Tutankhamun ‘Treasures of the Golden Pharaoh’ – Saatchi Gallery London

Amongst the most memorable periods in human history is that of Ancient Egypt, an ancient civilisation that paved the way for the progression of modern man and pioneered many inventions and discoveries we take for granted today. This ancient civilization is awash with iconic and recognisable imagery, none more so than that of the mummification process and the significance of the ‘re-birth’ within Egyptian Mythology. Tutankhamun is one of the most widely discussed Pharaoh’s of Ancient Egypt, and undoubtedly the most famous of all Ancient Egyptian figures. Bizarrely, until the discovery of his exquisitely preserved tomb, there was little known about this ancient king and it took the discovery of this tomb to shine a light on who Tutankhamun was, the life he led and the events which led to his untimely death, aged just 19.

The discovery and excavation of Tutankhamun’s tomb was one of the most extraordinary discoveries in modern history and a bona fide archaeological milestone. Discovered by British archaeologist Howard Carter in 1922, these ancient treasures, artefacts and relics have been amazing generations ever since. The treasures of this tomb, alongside a collection of further artefacts are being shown in the UK for the final time between November 2019 and May 2020. The Saatchi Gallery in London is playing host to this amazing collection allowing visitors to marvel at the ornate antiques of Ancient Egypt’s Royal Crypts and get a rare and intimate look at the personal possessions and artefacts once belonging to this famous Pharaoh. This is the last chance for your students to witness this amazing collection at home in the UK before King Tutankhamun’s treasures return home to Egypt, where they will stay permanently. This exhibition and ones similar to it have drawn enormous attention in previous years so we recommend acting quickly if you would like to treat your students to the experience of a lifetime and book a school trip to London for this amazing event.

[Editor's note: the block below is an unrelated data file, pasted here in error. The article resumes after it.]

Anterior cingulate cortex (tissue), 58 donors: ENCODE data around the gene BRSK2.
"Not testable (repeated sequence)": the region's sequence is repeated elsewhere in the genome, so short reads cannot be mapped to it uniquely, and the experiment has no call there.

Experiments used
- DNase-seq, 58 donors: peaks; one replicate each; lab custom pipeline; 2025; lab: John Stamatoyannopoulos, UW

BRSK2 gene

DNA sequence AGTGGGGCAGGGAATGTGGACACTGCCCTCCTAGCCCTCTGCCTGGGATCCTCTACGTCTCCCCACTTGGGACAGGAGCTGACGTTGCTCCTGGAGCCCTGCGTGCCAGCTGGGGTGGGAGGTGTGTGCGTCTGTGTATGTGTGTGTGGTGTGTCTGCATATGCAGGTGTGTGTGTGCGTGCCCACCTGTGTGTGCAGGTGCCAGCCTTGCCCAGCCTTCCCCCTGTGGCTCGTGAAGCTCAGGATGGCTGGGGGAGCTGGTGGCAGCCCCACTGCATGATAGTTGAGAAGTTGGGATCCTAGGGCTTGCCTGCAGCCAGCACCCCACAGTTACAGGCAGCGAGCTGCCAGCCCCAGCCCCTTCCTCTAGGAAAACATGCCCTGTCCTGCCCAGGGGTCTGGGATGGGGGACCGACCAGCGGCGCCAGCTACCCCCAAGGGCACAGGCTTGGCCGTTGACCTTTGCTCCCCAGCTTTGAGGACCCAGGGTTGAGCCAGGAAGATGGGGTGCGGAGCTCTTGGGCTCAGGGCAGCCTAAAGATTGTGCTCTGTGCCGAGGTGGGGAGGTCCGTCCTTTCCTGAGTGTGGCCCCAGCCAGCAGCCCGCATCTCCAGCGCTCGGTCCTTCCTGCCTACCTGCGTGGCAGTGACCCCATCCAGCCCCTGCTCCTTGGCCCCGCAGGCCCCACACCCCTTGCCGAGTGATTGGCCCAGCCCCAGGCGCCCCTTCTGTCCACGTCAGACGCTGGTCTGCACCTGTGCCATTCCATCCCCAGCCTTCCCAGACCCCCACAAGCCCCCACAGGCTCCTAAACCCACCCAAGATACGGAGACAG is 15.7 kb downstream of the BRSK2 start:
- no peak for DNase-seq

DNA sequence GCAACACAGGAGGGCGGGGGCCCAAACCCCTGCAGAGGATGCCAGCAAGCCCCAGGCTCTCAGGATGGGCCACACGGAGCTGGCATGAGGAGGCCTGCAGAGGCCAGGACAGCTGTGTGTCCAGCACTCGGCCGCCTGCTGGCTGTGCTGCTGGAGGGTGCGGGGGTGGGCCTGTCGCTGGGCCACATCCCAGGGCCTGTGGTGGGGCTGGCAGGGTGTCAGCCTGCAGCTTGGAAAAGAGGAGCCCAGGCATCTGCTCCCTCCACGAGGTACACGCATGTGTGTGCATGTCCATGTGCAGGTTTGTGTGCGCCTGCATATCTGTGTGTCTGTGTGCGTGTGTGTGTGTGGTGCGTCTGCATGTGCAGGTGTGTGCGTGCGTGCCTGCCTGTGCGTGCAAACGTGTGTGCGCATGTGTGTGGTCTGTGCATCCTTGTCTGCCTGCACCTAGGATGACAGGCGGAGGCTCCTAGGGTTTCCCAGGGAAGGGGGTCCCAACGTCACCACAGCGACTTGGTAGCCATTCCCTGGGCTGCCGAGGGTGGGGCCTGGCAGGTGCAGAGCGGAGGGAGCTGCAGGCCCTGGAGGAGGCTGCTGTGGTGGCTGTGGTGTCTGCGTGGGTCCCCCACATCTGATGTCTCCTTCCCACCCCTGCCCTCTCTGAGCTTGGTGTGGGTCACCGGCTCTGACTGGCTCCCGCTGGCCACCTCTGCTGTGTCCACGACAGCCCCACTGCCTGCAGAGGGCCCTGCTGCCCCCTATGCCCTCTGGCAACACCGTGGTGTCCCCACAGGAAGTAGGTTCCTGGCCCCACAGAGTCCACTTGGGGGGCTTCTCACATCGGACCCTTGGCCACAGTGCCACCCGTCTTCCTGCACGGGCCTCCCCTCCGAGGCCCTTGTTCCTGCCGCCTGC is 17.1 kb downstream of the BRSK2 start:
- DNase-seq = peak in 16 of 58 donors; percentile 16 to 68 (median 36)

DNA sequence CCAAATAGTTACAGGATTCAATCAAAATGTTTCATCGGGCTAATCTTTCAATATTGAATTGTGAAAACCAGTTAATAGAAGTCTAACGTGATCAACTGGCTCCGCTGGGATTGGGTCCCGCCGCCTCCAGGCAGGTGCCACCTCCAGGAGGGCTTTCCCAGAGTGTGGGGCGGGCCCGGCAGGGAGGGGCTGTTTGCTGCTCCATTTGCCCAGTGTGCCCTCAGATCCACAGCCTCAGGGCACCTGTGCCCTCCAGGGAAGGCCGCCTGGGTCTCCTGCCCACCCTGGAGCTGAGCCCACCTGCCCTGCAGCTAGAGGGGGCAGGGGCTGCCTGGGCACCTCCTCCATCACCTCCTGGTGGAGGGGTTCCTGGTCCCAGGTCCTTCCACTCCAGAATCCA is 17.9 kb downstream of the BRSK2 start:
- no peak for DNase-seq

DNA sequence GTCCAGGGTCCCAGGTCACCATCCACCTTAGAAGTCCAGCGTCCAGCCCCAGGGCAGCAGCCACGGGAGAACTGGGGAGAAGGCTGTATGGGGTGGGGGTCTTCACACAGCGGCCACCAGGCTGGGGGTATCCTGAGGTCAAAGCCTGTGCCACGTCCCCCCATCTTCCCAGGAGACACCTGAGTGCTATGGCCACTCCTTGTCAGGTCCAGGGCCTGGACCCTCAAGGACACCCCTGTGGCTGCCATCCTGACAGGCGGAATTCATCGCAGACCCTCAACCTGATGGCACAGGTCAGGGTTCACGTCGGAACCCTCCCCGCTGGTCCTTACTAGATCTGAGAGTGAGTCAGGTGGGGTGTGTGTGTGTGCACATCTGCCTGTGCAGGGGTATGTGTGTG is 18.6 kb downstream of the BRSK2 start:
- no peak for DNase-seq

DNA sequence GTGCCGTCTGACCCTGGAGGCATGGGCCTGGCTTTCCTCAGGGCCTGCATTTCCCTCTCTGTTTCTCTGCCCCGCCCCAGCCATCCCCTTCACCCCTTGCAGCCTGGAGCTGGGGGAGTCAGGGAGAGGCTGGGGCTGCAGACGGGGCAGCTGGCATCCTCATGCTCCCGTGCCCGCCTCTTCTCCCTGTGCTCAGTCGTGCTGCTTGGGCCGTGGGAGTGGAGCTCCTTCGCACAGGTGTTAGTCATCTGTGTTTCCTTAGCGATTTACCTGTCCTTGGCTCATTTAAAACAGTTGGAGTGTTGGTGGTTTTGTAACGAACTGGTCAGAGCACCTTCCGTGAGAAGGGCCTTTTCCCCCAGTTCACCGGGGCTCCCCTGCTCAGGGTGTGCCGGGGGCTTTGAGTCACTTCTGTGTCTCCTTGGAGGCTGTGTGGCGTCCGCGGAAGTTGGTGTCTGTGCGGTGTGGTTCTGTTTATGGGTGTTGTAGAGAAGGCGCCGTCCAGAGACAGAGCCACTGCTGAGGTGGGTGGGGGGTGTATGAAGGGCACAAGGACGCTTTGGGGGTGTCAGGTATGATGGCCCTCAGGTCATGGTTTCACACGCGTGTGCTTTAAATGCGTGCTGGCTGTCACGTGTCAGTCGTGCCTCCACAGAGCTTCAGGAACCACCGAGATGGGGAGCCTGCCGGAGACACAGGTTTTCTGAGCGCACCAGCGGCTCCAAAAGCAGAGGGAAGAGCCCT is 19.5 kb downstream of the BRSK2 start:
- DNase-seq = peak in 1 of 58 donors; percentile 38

ITALY

Rome

Colosseum

When we think of historic cities across the globe it’s almost impossible not to consider Rome, a city that has marinated in almost 2000 years of history to become a rich, cultural hub and one of Europe’s best loved cities. Bursting with spectacular history and religious significance Rome has witnessed some of the most incredible moments in human history, with stories oozing out of the very buildings aching to be told. This history amongst its fantastic atmosphere and modern architecture make Rome the ultimate al fresco classroom you’ll want to stay in forever.

The ghost of a once great Roman Empire whistles through the streets of Rome amongst the many ruins and remains of this ancient civilization. One of the most iconic scenes ‘Ancient Rome’ conjures up is that of the Colosseum, the famous amphitheatre nestled within a city where ancient and modern co-exist beautifully. This colossal structure earned its spot amongst the 7 wonders of the world in 2007 and is the undisputed landmark of Rome, with it coming some 2,000 years of history and culture. Standing in its current site since 80AD the colosseum is a testament to the advanced level of engineering and construction developed by the Ancient Romans and an excellent example of the huge role this civilisation played in the progression of mankind.

In its heyday the Colosseum was the pinnacle of social activities in the city, allowing upwards of 50,000 spectators to fill its seats and watch some of Rome’s finest spectacles, from Gladiator battles to sophisticated dramas, remaining an active and integral part of Roman culture for over 500 years. Today the Colosseum stands alongside the Vatican City as one of Rome’s most visited locations, withstanding earthquakes and even WWII bombings to stand proudly amongst the history of its city and give future generations the chance to explore its fascinating walls.

The Roman Forum